City," "The Plough That Broke the
Plains," and "New Schools for Old."
Two weeks later, Sunday, July 14,
the Art Cinema League will present
the French film, "Grand Illusion,"
which has achieved great success in
this country since first shown last
year. .It was chosen as the best film
produced during 1939 in any country.
Sunday, July 28, the Russian film
"The Childhood of Maxim Gorky"
will be shown and on Sunday, Aug.
11, "Kameradschaft," a German
film, will be brought to Ann Arbor.
Both of these films represent the
best of their countries' productions.
English sub-titles are included in
each foreign film. Selected short
subjects will also be shown.
Tryouts Are Called
By Civic Orchestra
Tryouts for the Ann Arbor Civic
Orchestra are being held at 7:40 p.m.
Tuesdays in the Ann Arbor High
School, according to William Cham-
pion, director of the orchestra.
Musically inclined students are
welcome to come to the orchestra
which is of the "little symphony"
type of instrumentation.
Under the administration of the
Department of Recreation, the or-
chestra is a city-wide music project.

Neutral Source Predicts
German Advance Will
Wait For Verifications
Bombing Raiders
Strike At Wales
LONDON, June 29. (Saturday)-
(I)-- German planes renewed the
bombardment of Britain last night
and early today, but a neutral diplo-
matic source declared, "a peace move
is in the air," and predicted any at-
tempted German invasion would
await the outcome.
The German air raiders struck at
southeast and southwest England and
at Wales early today after having
killed 29 persons in bombing and
machine-gunning England's channel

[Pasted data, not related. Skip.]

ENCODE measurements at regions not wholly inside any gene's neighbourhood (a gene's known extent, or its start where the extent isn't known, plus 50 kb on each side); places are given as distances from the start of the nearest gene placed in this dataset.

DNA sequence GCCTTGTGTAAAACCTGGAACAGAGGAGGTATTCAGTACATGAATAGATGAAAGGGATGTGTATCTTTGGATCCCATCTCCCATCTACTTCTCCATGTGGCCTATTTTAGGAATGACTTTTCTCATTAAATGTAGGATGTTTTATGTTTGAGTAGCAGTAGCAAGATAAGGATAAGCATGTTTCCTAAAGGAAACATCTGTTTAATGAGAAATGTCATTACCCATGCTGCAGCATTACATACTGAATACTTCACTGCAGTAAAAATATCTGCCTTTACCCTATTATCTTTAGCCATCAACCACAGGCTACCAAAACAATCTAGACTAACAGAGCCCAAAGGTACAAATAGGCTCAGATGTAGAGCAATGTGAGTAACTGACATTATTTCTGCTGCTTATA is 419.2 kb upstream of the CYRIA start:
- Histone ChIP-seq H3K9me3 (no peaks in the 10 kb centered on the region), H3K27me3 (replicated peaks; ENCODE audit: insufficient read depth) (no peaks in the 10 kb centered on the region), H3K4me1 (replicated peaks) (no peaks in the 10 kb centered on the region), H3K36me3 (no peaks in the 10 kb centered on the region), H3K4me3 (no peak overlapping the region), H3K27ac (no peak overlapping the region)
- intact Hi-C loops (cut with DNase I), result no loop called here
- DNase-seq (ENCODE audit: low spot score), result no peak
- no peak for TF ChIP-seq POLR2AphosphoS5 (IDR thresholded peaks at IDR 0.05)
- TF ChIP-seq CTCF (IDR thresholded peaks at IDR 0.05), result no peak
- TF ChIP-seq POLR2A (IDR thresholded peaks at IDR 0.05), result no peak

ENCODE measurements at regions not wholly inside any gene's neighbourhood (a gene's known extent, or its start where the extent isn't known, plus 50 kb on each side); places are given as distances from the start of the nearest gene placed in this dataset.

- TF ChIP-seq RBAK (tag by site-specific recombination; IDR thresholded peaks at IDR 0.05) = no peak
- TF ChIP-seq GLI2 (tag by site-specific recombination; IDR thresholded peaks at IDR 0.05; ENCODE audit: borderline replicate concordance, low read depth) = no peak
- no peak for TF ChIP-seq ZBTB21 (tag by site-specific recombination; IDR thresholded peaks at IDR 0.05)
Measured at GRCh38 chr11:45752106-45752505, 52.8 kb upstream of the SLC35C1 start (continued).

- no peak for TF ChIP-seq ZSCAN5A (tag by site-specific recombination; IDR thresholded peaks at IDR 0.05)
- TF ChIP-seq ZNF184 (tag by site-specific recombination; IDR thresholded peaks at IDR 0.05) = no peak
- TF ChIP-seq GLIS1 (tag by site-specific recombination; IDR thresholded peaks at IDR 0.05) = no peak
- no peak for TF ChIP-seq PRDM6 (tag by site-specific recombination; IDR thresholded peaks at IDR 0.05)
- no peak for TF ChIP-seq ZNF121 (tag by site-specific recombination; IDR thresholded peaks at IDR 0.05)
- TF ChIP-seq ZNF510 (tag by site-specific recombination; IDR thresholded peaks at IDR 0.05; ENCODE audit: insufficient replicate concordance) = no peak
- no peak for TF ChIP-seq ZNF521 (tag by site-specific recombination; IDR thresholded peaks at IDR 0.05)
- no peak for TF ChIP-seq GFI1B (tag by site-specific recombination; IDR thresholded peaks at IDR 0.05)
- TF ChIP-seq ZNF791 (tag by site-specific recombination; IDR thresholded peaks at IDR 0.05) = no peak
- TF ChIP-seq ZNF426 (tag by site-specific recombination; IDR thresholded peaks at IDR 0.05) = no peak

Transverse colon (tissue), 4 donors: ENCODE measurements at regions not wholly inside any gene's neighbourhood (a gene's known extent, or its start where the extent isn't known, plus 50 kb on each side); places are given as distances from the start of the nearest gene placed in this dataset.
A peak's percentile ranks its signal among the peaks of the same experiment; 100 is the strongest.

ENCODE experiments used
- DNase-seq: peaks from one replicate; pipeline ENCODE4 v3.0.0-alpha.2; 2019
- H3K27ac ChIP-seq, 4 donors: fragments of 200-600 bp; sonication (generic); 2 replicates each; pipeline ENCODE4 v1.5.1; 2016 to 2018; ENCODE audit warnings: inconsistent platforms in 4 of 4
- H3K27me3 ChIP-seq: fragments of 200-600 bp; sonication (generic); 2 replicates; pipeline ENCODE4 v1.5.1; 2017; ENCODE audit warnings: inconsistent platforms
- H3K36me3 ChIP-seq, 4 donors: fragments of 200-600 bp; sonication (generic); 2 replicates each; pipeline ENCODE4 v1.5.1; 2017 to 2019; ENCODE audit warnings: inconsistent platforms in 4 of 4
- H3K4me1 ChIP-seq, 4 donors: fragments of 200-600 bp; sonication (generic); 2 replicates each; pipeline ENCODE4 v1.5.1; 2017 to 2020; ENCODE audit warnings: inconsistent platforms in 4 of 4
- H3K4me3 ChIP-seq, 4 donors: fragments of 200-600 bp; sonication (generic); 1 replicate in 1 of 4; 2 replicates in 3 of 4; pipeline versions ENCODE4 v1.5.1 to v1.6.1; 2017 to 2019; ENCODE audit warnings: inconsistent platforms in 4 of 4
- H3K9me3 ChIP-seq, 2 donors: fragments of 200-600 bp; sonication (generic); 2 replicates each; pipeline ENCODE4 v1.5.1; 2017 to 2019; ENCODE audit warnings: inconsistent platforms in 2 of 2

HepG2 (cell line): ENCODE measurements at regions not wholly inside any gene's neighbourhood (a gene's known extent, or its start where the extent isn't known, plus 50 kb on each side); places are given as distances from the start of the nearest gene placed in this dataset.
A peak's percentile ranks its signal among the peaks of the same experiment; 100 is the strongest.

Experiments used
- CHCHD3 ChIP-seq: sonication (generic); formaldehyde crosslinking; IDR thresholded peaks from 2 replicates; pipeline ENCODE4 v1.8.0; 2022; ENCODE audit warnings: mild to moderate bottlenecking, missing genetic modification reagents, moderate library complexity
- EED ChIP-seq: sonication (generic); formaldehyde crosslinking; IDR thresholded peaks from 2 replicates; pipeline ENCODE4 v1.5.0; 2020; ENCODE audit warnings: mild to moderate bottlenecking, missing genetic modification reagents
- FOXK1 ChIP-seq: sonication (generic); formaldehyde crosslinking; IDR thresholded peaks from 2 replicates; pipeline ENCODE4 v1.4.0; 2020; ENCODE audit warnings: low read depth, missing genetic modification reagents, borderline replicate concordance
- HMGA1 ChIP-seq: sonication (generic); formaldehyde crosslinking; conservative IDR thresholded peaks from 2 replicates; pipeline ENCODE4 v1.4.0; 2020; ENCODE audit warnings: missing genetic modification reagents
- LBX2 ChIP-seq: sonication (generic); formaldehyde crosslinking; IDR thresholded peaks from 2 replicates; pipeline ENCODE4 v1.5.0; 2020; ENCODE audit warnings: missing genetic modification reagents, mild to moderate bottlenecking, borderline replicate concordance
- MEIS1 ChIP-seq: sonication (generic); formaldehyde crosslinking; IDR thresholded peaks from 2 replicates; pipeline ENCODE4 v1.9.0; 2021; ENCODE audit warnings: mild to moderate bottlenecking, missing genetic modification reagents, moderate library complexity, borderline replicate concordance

islands last night soon after a Bri-
tish announcement that those out-
posts near the French coast were
demilitarized.
Heavy explosions were heard in
southeast England, anti-aircraft guns
and searchlights got busy in the
southwest, and bombs were dropped
in Wales apparently by a lone raid-
er who made a hit-skip dash to that
western region.
23 Reported Killed
The home office said 23 persons
were killed and 36 injured by the
raids on Guernsey and- six were
killed and several injured on Jer-
sey. Property damage was heavy.
Most civilians along with all mili-
tary forces and equipment, were re-
moved from the islands secretly last
week, it was disclosed last night.
The islanders, (nearly 150,000 ac-
cording to latest census figures) car-
ried only light luggage, abandoning
their crops and farm animals and
shops filled with valuable stocks,
Watchers on the southeast coast
of England reported last night the
sound of heavy explosions across the
channel on the Nazi-held French
coast, along with vicious anti-air-
craft fire, indicating that the Bri-
tish were continuing to harry German
base-builders there.
Peace Possibilities
As for the report of a peace move,
the source, who has world-wide con-
tacts, said it was believed that the
British position rested on the re-
sponse of French colonies and the
French fleet to the efforts of French
General Charles De Gaulle to have
Frenchmen fight on for the Allied
cause.
De Gaulle was recognized by the
British government tonight as "lead-
er of all free Frenchmen."
Nevertheless, the diplomatic cor-
respondent oftheauthoritative Bri-
tish press association wrote that it
"should not be regarded that diplo-
matic relations between Britain and
the Petain government have been
severed."
The word "free," he said, was im-
portant; adding that Britain still
recognized Marshal Henri Philippe
Petain as "the leader of Frenchmen
who are in bondage to Hitler."
Germany Answers -
Rumours With Cannon
' BERLIN, June 28.--(P)-Iron talk
from the mouth of -cannon is Ger-
many's answer to the latest flurry
of peace rumors
The Wilhelmstrasse tonight was